September 21, 2016
I HAVE ALWAYS WANTED TO BUILD A BRIDGE,(probably one of the most symbolic structures that can be built) So when I was invited to help out on this model of the Menai Bridge, I jumped at it. It was a pleasure working with Mr. McCowan and His Dedicated volunteers. I only wish I could have come more often. More information below, on the history,and viewing information of the Worlds first modern suspension bridge, which is linked with the Scottish heritage of Ontario.
The three Scarborough panels of the Scottish Diaspora Tapestry are in celebration of the relationship between Scottish settlers and the Canadian forest almost 200 years ago.
Of particular interest to woodworkers is that 240 of the Tapestry panels will be suspended on a wooden model of the Menai Suspension bridge, arguably the world’s first modern suspension bridge, designed two centuries ago by Thomas Telford. Telford apprenticed as a stone mason alongside the Thomson brothers who later settled in Scarborough. The wood being used in the “bridge” is all from salvaged trees that have died or been knocked over by the wind (black cherry, ash, maple, white pine, poplar for the most part) and milled on a WoodMizer portable sawmill.
Meantime, the critical info regarding the exhibition is here…:
The Scarborough Exhibition of the Scottish Diaspora Tapestry
St. Andrew’s Presbyterian Church
115 St. Andrew's Road, Scarborough, Ontario
Monday September 19 to Saturday October 1, 2016
Weekdays: Noon to 8:00 pm
Saturday, Sept. 24/16: 10:00 am to 6:00 pm
Sunday, Sept. 25: 2:00 pm to 6:00 pm
Saturday Oct. 1: 10:00 am to 4:00 pm
As a fundraiser for the St. Andrew’s Church Steeple Fund, we may auction off half a dozen 10 foot by 16 inch black cherry slabs – hope you might be interested.
Thanks very much for your interest in this project,
D. B. McCowan, P.Eng., Past Chair
Professional Engineers Ontario Education Committee
Scottish Diaspora Tapestry
World Tour -- Exclusive Ontario Exhibition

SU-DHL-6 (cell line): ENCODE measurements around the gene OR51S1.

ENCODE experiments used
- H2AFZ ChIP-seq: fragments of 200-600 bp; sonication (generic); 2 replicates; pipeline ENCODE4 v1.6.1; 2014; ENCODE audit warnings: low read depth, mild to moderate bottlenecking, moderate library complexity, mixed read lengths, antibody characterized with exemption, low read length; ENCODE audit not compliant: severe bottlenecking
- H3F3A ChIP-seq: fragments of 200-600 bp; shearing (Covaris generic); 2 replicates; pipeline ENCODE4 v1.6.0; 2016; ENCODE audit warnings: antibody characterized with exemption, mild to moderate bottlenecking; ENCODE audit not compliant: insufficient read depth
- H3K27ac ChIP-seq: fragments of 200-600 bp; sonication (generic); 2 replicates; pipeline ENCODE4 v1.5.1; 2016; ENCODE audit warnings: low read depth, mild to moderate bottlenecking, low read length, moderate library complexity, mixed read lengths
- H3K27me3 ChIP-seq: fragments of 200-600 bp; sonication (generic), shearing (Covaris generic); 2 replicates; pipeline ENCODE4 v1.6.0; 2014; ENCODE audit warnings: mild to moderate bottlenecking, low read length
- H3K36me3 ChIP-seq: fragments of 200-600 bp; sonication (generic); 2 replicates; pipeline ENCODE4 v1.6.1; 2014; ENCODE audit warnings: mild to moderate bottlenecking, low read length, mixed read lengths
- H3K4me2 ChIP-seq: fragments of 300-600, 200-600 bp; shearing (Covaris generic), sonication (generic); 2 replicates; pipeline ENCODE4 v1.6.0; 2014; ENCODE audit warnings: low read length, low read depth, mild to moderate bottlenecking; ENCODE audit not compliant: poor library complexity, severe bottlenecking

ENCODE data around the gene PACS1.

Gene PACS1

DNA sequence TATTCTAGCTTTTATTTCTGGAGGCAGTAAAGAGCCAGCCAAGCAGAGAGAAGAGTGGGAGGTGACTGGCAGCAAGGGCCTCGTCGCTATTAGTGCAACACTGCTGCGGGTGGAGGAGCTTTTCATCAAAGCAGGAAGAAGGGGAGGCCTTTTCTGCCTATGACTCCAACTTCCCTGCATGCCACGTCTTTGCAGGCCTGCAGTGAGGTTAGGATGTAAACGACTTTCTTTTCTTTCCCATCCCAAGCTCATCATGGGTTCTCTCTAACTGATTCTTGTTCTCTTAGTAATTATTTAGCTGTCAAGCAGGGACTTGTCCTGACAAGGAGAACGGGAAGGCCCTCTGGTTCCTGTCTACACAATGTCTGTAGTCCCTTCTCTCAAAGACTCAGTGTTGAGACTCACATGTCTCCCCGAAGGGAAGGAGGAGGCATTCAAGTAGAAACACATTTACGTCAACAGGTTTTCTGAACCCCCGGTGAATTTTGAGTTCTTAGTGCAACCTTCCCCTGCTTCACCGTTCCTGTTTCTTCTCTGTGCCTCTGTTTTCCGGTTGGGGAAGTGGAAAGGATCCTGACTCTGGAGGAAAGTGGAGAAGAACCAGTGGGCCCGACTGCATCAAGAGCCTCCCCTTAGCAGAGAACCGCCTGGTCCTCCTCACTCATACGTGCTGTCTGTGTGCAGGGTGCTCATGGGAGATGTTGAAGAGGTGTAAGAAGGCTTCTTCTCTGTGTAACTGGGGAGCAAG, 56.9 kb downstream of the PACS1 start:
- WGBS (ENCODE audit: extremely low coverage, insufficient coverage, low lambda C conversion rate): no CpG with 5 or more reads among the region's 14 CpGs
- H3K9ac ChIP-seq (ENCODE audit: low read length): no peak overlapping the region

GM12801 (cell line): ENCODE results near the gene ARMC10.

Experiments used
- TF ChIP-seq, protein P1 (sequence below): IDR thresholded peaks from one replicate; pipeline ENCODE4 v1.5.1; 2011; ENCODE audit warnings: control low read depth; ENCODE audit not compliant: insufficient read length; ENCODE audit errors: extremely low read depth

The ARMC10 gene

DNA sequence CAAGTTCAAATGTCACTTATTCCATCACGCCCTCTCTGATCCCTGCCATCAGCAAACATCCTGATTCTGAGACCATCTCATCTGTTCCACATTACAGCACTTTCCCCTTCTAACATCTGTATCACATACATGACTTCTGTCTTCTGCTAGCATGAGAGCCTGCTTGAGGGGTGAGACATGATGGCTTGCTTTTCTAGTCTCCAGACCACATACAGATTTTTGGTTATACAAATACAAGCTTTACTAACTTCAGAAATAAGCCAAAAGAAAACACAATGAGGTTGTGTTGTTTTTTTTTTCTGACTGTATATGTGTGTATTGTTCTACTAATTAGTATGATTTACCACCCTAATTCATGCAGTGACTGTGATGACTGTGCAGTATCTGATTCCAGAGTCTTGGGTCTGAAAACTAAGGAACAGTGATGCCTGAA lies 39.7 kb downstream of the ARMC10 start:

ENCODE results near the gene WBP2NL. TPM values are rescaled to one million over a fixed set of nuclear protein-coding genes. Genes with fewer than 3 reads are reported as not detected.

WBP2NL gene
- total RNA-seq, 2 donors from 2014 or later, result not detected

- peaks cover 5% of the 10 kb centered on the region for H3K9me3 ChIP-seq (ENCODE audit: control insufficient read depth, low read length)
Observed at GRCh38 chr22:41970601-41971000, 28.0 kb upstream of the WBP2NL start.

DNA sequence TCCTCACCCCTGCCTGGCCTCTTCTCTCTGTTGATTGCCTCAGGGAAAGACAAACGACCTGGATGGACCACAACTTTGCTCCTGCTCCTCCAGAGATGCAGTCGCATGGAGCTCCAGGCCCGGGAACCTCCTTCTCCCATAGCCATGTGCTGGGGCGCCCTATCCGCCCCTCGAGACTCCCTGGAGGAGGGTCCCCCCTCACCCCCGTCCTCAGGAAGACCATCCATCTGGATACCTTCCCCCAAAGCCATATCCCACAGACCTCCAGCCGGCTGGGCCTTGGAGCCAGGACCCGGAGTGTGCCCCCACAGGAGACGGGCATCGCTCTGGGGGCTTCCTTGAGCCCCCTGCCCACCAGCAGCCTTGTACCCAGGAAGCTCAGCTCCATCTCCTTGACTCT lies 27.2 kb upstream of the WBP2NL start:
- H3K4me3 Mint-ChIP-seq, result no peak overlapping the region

305 beautifully hand-stitched panels tell the story of Scots living around the world. For over three centuries, ordinary Scottish folk including coalminers, trades-people, farmers and farm servants have carried their strong work ethic, social institutions and values to the farthest reaches on the globe. In their adopted communities they made new friends, learned together, and shared ideas, perspectives and dreams.
St. Andrew’s Presbyterian Church, 115 St. Andrew’s Road, Scarborough
416-438-4100 email@example.com www.standrewsscarborough.com
Sept. 19 - Oct. 1, 2016
Weekdays: Noon – 8 p.m.
Sat. Sept. 24, 10:00 - 6:00 -- Recommended
Sun. Sept. 25, 2:00 p.m. - 6:00 p.m.
Sat. Oct., 1, 10:00 a.m. - 4:00 p.m.
Thinking Like Telford
Thomas Telford Engineering Challenge -- A Pilot Project for Senior Technological Design Students
The Scarborough exhibition of the 305-panel / 500 foot Scottish Diaspora Tapestry is unique. Senior Technological Design student teams were invited to design a 36-foot long model of the central unsupported span of the Menai Suspension Bridge by which to hang the Tapestry at the exhibition. The Menai bridge was designed by Thomas Telford (ca 1820) and was, arguably, the world’s first modern suspension bridge.
The Scarborough Panels of the Scottish Diaspora Tapestry
Almost twenty volunteers associated with one early Scottish community – Scarborough, Ontario – completed three Diaspora Tapestry panels in celebration of the relationship between Scottish settlers and the Canadian forest almost 200 years ago. Symbolized in these panels are stories of hardship and survival, and others of prosperity, fellowship and faith – death by falling tree and stump remover; clearing the land for crops; sawmills for the construction of homes, barns and churches; cutting and selling masts for the shipping industry; and Alex Muir’s famous song “The Maple Leaf Forever”. Join us at St. Andrew’s for this fascinating exploration of their stories.
Scarborough Scots: Their Vision, Creativity and Innovation
And there will also be a very special panel – a tribute to the vision and creativity of Alexander McCowan (founder of the milk marketing movement in Ontario), David A. McCowan (inventor of the Phototeria) and his cousin Clark Young (inducted into the Ontario Agricultural Hall of Fame)… and to James McCowan who had the courage in 1833 to settle his family on a remote bush lot at the edge of the Scarborough Bluffs which no one else had wanted – known today as “Fool’s Paradise”.